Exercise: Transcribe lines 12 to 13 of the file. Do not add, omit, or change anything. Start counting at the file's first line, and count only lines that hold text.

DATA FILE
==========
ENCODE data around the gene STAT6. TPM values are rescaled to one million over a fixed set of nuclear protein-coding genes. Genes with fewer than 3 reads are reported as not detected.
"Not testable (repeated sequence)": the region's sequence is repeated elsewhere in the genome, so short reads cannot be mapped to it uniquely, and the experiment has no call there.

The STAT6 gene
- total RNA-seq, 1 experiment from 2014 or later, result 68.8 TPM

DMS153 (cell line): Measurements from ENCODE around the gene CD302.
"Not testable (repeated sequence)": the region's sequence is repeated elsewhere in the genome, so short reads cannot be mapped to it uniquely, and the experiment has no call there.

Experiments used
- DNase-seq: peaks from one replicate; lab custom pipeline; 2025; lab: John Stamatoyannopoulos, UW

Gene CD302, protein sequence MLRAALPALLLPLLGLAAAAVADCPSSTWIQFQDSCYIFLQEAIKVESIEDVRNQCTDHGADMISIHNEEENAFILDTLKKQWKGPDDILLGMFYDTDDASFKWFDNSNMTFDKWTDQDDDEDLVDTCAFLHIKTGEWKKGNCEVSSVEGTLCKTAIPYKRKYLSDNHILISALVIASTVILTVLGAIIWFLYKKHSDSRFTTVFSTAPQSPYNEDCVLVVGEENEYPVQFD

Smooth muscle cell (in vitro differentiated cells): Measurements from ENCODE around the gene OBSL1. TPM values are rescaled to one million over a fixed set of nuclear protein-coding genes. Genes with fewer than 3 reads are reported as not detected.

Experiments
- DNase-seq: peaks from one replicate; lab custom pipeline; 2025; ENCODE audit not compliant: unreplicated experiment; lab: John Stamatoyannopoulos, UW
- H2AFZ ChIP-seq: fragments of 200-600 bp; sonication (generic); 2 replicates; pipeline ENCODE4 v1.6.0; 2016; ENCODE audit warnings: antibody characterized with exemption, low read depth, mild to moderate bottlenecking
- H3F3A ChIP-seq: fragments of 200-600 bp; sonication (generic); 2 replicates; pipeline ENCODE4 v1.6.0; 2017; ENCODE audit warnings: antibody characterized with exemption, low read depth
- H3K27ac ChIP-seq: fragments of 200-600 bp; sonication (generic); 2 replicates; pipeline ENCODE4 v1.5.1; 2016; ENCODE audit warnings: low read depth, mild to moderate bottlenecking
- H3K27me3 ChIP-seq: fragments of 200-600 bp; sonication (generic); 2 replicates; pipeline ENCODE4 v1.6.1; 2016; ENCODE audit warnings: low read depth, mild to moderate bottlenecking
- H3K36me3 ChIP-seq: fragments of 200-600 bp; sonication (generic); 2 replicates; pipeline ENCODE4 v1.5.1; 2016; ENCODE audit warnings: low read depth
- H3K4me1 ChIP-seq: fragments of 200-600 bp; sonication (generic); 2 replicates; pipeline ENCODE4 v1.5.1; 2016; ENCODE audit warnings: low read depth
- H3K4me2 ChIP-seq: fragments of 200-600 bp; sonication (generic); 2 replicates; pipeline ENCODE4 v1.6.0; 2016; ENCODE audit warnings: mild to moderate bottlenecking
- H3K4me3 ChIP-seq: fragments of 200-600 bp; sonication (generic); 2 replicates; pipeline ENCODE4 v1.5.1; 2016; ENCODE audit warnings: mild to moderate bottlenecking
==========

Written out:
- DNase-seq: peaks from one replicate; lab custom pipeline; 2025; ENCODE audit not compliant: unreplicated experiment; lab: John Stamatoyannopoulos, UW
- H2AFZ ChIP-seq: fragments of 200-600 bp; sonication (generic); 2 replicates; pipeline ENCODE4 v1.6.0; 2016; ENCODE audit warnings: antibody characterized with exemption, low read depth, mild to moderate bottlenecking